IntroductionHypoglycaemia is a frequent adverse event and major barrier for achieving optimal blood glucose levels in people with type 1 or type 2 diabetes using insulin. The Hypo-RESOLVE (Hypoglycaemia—Redefining SOLutions for better liVEs) consortium aims to further our understanding of the day-to-day impact of hypoglycaemia. The Hypo-METRICS (Hypoglycaemia—MEasurement, ThResholds and ImpaCtS) application (app) is a novel app for smartphones. This app is developed as part of the Hypo-RESOLVE project, using ecological momentary assessment methods that will minimise recall bias and allow for robust investigation of the day-to-day impact of hypoglycaemia. In this paper, the development and planned psychometric analyses of the app are described.Methods and analysisThe three phases of development of the Hypo-METRICS app are: (1) establish a working group—comprising diabetologists, psychologists and people with diabetes—to define the problem and identify relevant areas of daily functioning; (2) develop app items, with user-testing, and implement into the app platform; and (3) plan a large-scale, multicountry study including interviews with users and psychometric validation. The app includes 7 modules (29 unique items) assessing: self-report of hypoglycaemic episodes (during the day and night, respectively), sleep quality, well-being/cognitive function, social interactions, fear of hypoglycaemia/hyperglycaemia and work/productivity. The app is designed for use within three fixed time intervals per day (morning, afternoon and evening). The first version was released mid-2020 for use (in conjunction with continuous glucose monitoring and activity tracking) in the Hypo-METRICS study; an international observational longitudinal study. As part of this study, semistructured user-experience interviews and psychometric analyses will be conducted.Ethics and disseminationUse of the novel Hypo-METRICS app in a multicountry clinical study has received ethical approval in each of the five countries involved (Oxford B Research Ethics Committee, CMO Region Arnhem-Nijmegen, Ethikkommission der Medizinischen Universität Graz, Videnskabsetisk Komite for Region Hovedstaden and the Comite Die Protection Des Personnes SUD Mediterranne IV). The results from the study will be published in peer review journals and presented at national and international conferences.Trial registration numberNCT04304963.
IntroductionAchieving glycemic targets and optimizing quality of life (QoL) are important goals of type 1 diabetes care. Hypoglycemia is a common barrier to achieving targets and can be associated with significant distress. However, the impact of hypoglycemia on QoL is not fully understood. The aim of this study was to explore how adults with type 1 diabetes are impacted by hypoglycemia in areas of life that are important to their overall QoL.Research design and methodsParticipants responded to a web-based qualitative survey involving a novel ‘Wheel of Life’ activity. Responses were analyzed using reflexive thematic analysis.ResultsThe final sample included 219 adults with type 1 diabetes from Denmark, Germany, the Netherlands, and the UK. They had a mean±SD age of 39±13 years and diabetes duration of 20±14 years. Participants identified eight areas of life important to their overall QoL, including relationships and social life, work and studies, leisure and physical activity, everyday life, sleep, sex life, physical health, and mental health. Participants reported emotional, behavioral, cognitive, and social impacts of hypoglycemia within domains. Across domains, participants described interruptions, limited participation in activities, exhaustion, fear of hypoglycemia, compensatory strategies to prevent hypoglycemia, and reduced spontaneity.ConclusionsThe findings emphasize the profound impact of hypoglycemia on QoL and diabetes self-care behaviors. Diabetes services should be aware of and address the burden of hypoglycemia to provide person-centered care. Clinicians could ask individuals how hypoglycemia affects important areas of their lives to better understand the personal impact and develop tailored management plans.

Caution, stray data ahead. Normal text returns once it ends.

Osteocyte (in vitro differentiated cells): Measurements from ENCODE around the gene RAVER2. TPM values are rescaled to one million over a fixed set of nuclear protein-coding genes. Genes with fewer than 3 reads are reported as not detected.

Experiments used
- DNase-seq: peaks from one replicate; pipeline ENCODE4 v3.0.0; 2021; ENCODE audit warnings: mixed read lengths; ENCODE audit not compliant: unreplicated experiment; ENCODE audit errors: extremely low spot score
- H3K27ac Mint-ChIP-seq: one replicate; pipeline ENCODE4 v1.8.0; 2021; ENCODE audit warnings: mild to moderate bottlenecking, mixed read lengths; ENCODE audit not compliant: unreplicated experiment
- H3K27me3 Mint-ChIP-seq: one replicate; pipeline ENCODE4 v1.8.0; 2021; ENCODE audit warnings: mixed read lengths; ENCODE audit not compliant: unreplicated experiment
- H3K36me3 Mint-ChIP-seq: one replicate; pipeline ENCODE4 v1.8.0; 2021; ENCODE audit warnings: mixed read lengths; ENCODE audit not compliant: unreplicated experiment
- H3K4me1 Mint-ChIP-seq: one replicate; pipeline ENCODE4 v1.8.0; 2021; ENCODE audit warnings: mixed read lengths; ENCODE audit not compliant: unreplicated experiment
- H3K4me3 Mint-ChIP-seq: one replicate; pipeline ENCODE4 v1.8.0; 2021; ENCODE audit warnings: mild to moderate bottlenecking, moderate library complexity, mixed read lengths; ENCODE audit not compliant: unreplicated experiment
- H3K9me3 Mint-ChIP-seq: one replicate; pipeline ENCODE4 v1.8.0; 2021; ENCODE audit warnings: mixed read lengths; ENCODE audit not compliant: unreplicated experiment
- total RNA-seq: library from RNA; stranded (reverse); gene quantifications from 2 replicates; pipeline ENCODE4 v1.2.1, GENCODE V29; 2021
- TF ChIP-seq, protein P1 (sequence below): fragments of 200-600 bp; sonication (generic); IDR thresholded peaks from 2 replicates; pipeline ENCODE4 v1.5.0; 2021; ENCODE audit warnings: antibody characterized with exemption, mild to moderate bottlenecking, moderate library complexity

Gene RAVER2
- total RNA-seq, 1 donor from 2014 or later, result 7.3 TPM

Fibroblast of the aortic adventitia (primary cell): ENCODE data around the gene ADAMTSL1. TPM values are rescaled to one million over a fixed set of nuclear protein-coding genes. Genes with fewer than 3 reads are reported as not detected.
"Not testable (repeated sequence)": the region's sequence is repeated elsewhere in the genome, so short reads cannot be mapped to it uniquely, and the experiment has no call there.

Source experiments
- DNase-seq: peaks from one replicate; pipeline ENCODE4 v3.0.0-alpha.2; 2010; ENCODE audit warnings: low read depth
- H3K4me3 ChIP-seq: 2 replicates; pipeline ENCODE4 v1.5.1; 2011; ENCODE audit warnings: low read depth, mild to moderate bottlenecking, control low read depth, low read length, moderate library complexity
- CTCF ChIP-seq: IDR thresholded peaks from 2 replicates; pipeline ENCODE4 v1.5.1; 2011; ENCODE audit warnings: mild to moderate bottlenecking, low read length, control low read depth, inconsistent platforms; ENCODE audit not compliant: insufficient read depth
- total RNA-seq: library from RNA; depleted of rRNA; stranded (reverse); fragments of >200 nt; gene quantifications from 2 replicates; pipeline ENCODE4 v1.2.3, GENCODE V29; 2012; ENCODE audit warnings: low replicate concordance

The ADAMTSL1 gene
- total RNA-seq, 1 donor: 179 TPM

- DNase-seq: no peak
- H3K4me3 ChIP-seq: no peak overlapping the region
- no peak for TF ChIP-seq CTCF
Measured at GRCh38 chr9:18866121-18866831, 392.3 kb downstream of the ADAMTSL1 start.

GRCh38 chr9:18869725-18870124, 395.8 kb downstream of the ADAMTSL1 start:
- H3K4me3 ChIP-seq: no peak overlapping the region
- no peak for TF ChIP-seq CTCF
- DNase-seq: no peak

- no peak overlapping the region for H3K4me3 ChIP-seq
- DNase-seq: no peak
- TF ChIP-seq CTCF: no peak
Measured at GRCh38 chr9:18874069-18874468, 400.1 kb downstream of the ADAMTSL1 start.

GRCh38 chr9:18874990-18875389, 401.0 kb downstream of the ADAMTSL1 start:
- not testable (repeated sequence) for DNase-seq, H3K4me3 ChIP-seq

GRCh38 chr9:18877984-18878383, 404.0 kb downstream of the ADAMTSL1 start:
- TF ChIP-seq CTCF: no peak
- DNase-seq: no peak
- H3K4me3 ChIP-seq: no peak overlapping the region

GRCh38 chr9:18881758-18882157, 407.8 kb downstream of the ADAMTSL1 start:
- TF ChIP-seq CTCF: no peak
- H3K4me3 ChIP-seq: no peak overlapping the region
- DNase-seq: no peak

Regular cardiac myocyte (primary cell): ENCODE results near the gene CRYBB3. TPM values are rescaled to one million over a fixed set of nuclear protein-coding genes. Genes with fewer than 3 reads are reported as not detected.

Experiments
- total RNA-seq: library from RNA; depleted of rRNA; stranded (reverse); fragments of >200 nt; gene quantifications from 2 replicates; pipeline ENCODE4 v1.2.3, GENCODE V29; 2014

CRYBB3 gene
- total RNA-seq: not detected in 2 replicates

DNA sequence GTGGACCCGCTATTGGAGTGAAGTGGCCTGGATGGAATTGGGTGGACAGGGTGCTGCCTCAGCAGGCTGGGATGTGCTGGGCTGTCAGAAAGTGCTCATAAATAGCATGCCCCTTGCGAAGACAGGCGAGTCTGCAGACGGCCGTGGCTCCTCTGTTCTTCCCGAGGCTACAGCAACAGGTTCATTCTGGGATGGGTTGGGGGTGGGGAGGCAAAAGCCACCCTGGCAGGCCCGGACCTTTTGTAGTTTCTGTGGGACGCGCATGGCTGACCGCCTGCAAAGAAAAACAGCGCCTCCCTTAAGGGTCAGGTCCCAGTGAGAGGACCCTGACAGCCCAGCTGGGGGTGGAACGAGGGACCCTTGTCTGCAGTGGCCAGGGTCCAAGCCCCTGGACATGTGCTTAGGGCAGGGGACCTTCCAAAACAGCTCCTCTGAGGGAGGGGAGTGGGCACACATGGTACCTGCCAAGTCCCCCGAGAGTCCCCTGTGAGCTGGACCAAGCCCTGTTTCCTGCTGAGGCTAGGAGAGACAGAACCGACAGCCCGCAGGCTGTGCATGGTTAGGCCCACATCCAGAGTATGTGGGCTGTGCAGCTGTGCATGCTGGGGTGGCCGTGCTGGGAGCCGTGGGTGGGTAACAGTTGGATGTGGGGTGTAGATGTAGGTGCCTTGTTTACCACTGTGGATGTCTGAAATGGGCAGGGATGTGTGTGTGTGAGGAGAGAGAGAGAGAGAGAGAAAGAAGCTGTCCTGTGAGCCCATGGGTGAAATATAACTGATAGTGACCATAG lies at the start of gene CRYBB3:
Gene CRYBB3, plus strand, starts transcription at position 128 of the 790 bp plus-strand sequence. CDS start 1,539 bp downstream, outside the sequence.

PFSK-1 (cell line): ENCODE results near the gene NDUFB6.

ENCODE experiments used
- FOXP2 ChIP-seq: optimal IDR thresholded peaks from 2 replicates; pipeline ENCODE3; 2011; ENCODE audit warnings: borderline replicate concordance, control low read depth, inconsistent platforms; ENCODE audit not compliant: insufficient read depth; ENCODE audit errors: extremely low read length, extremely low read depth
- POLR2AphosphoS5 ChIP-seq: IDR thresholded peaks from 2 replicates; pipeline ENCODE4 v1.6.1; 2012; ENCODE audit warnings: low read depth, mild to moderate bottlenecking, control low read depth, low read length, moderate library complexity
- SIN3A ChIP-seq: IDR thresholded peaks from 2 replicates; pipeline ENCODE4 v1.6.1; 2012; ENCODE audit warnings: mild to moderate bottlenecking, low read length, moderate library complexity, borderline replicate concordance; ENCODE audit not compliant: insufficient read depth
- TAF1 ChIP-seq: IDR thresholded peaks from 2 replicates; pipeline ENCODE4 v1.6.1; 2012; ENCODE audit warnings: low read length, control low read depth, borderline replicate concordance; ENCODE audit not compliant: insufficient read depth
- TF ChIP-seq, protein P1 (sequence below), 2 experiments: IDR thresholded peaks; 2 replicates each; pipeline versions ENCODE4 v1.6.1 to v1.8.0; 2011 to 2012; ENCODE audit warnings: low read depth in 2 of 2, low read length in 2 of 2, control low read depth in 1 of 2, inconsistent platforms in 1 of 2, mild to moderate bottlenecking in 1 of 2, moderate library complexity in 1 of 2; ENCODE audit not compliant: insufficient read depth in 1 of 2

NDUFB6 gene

Aim To examine the challenges healthcare teams face when treating people with type 1 diabetes and disordered eating and the strategies these teams have developed to facilitate effective treatment. Methods Four semi-structured focus groups were conducted including two tertiary diabetes specialist teams and three tertiary eating disorders specialist teams between July and December 2018. Thematic analysis of the transcripts followed a six-phase process. Results Twenty-nine experienced healthcare professionals (16 diabetes and 13 eating disorder specialists, 16AE12 years' professional experience) were interviewed. The challenges identified in treating people with type 1 diabetes and disordered eating included subthemes the 'challenges specific to the healthcare professional' (feeling not competent enough and perceived emotional burden), 'challenges pertaining to patient factors' (e.g. difficulties with engaging in therapy) and 'challenges created by the healthcare system' (time pressure and staff shortage). Healthcare professionals expressed the need for a consensus on diagnosis and the definition of disordered eating in type 1 diabetes, as well as the need for training and educational resources specific to type 1 diabetes and disordered eating. Healthcare professionals gave practical examples of strategies of communication for better patient engagement and felt that multidisciplinary working in joint clinics with the other specialty were facilitators for recovery from disordered eating. Conclusions Healthcare professionals require multidisciplinary team support when treating people with type 1 diabetes and to improve their own competencies. The development of effective screening and assessment tools, educational resources and training for healthcare professionals, and developing multidisciplinary treatment pathways will be key to improving outcomes for their service users with type 1 diabetes and disordered eating.
scite is a Brooklyn-based startup that helps researchers better discover and understand research articles through Smart Citations–citations that display the context of the citation and describe whether the article provides supporting or contrasting evidence. scite is used by students researchers from around the world and is funded in part by the National Science Foundation and the National Institute on Drug Abuse of the National Institutes of Health.
334 Leonard St
Brooklyn, NY 11211
Copyright © 2023 scite Inc. All rights reserved.
Made with 💙 for researchers